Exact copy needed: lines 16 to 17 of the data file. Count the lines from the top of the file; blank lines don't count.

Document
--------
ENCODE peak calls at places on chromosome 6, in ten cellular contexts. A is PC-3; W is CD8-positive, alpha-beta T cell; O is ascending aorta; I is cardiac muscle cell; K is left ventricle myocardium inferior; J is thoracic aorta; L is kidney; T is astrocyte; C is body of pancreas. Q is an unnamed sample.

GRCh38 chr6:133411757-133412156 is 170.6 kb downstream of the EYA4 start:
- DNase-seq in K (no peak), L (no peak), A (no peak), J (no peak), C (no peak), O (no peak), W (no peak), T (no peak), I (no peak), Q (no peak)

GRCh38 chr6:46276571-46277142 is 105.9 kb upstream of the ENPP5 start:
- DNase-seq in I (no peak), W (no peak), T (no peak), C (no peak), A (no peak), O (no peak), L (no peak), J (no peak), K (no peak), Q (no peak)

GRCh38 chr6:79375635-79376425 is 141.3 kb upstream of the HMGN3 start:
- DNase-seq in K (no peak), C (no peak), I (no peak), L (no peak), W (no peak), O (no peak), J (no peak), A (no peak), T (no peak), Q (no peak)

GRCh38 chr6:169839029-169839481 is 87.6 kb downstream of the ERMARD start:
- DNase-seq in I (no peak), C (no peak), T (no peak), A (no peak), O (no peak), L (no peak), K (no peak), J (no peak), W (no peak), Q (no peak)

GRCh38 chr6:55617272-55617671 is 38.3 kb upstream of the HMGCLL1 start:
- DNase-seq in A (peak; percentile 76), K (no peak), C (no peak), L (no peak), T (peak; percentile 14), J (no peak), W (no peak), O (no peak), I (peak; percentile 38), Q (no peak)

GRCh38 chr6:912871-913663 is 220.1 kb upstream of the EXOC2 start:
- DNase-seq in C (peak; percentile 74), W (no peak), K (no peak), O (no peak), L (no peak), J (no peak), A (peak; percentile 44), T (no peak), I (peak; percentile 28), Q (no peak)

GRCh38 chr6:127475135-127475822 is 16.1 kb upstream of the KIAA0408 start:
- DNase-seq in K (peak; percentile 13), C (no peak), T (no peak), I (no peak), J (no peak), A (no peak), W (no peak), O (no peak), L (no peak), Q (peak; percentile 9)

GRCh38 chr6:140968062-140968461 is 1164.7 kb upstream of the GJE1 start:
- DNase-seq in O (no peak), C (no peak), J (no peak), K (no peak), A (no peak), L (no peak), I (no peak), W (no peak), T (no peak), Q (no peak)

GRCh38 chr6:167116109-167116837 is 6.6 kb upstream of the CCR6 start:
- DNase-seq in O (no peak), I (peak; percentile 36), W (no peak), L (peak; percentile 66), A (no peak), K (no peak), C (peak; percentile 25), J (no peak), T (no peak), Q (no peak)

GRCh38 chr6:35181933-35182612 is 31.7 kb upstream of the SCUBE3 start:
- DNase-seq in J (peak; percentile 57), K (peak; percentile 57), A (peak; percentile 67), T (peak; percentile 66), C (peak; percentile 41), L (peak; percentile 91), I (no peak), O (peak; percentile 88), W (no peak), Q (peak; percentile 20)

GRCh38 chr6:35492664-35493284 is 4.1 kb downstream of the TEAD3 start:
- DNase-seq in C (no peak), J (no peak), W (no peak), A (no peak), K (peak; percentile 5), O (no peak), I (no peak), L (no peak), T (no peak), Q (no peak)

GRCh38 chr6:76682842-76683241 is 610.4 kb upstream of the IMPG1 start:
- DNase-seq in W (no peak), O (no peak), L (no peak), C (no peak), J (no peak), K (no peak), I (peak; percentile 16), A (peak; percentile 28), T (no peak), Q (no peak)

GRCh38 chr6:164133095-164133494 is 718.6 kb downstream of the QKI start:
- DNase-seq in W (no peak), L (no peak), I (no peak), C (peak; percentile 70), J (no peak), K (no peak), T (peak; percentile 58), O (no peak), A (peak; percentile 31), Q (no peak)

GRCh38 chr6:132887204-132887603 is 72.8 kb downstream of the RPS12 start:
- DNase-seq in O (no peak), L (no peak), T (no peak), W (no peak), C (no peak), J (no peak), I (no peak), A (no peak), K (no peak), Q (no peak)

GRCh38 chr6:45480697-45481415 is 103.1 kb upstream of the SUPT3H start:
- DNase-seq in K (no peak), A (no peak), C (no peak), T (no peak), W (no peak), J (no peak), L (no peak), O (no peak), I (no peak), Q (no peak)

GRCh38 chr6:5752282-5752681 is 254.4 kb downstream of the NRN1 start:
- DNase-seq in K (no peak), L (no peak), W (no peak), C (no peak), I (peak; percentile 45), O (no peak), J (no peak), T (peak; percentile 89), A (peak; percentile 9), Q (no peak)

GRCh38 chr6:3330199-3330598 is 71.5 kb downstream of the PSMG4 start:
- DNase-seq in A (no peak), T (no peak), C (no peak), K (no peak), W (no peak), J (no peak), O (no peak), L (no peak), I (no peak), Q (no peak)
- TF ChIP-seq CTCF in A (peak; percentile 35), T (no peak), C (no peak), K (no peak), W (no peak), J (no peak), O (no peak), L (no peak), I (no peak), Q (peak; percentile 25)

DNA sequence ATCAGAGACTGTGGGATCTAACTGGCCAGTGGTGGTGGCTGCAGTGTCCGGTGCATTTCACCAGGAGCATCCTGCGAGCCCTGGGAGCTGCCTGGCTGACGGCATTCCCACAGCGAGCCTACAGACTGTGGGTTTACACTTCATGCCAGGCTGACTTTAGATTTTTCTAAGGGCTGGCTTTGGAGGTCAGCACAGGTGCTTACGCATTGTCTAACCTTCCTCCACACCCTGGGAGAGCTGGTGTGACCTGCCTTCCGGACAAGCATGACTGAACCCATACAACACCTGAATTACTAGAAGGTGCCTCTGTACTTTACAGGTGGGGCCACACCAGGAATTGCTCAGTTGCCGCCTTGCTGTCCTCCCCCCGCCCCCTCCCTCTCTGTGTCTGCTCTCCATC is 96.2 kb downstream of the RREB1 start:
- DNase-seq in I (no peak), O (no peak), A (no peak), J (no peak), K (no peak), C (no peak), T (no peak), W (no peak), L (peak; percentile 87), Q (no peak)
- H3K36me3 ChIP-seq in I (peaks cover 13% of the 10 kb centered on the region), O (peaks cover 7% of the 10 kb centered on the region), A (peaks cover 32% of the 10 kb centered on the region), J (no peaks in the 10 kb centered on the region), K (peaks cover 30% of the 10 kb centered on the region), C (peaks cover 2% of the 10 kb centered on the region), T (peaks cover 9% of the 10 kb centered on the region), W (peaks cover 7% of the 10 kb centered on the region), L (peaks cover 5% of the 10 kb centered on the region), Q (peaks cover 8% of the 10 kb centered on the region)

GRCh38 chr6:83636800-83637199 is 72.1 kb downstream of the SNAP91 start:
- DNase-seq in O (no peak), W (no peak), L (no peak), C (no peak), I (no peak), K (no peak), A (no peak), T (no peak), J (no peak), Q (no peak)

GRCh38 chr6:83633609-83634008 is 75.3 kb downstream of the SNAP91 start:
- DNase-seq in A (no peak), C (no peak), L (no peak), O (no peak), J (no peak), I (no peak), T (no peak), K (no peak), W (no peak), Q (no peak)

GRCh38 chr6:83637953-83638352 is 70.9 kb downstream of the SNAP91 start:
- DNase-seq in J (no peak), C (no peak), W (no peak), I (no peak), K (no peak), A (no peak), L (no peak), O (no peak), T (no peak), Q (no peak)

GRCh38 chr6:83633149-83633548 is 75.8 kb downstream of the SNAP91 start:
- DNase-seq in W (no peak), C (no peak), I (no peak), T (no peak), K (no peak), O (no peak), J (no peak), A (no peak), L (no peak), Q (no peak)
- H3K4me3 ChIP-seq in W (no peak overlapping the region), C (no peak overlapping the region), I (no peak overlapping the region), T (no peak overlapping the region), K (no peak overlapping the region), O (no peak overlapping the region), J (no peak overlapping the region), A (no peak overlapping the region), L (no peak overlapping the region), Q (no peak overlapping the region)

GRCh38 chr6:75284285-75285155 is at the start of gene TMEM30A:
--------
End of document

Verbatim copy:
GRCh38 chr6:140968062-140968461 is 1164.7 kb upstream of the GJE1 start:
- DNase-seq in O (no peak), C (no peak), J (no peak), K (no peak), A (no peak), L (no peak), I (no peak), W (no peak), T (no peak), Q (no peak)